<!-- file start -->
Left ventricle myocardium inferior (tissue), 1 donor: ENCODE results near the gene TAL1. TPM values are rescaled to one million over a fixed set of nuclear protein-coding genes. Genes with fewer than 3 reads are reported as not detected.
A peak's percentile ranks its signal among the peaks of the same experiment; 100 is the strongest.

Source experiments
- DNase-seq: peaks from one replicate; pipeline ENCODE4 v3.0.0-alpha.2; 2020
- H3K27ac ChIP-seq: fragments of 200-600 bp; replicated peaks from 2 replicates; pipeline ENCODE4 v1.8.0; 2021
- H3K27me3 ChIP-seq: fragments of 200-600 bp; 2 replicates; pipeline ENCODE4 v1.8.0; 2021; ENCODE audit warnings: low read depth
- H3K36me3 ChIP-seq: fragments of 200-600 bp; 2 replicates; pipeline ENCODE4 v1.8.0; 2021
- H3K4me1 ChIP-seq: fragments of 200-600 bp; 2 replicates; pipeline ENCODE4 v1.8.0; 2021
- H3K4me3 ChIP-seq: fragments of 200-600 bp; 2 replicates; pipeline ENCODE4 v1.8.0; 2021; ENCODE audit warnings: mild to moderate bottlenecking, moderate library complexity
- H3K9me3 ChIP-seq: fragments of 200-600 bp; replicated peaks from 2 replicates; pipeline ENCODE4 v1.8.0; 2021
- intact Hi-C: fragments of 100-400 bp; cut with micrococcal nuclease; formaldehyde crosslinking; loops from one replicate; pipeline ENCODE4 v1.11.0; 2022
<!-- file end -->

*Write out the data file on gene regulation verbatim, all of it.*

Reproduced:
Left ventricle myocardium inferior (tissue), 1 donor: ENCODE results near the gene TAL1. TPM values are rescaled to one million over a fixed set of nuclear protein-coding genes. Genes with fewer than 3 reads are reported as not detected.
A peak's percentile ranks its signal among the peaks of the same experiment; 100 is the strongest.

Source experiments
- DNase-seq: peaks from one replicate; pipeline ENCODE4 v3.0.0-alpha.2; 2020
- H3K27ac ChIP-seq: fragments of 200-600 bp; replicated peaks from 2 replicates; pipeline ENCODE4 v1.8.0; 2021
- H3K27me3 ChIP-seq: fragments of 200-600 bp; 2 replicates; pipeline ENCODE4 v1.8.0; 2021; ENCODE audit warnings: low read depth
- H3K36me3 ChIP-seq: fragments of 200-600 bp; 2 replicates; pipeline ENCODE4 v1.8.0; 2021
- H3K4me1 ChIP-seq: fragments of 200-600 bp; 2 replicates; pipeline ENCODE4 v1.8.0; 2021
- H3K4me3 ChIP-seq: fragments of 200-600 bp; 2 replicates; pipeline ENCODE4 v1.8.0; 2021; ENCODE audit warnings: mild to moderate bottlenecking, moderate library complexity
- H3K9me3 ChIP-seq: fragments of 200-600 bp; replicated peaks from 2 replicates; pipeline ENCODE4 v1.8.0; 2021
- intact Hi-C: fragments of 100-400 bp; cut with micrococcal nuclease; formaldehyde crosslinking; loops from one replicate; pipeline ENCODE4 v1.11.0; 2022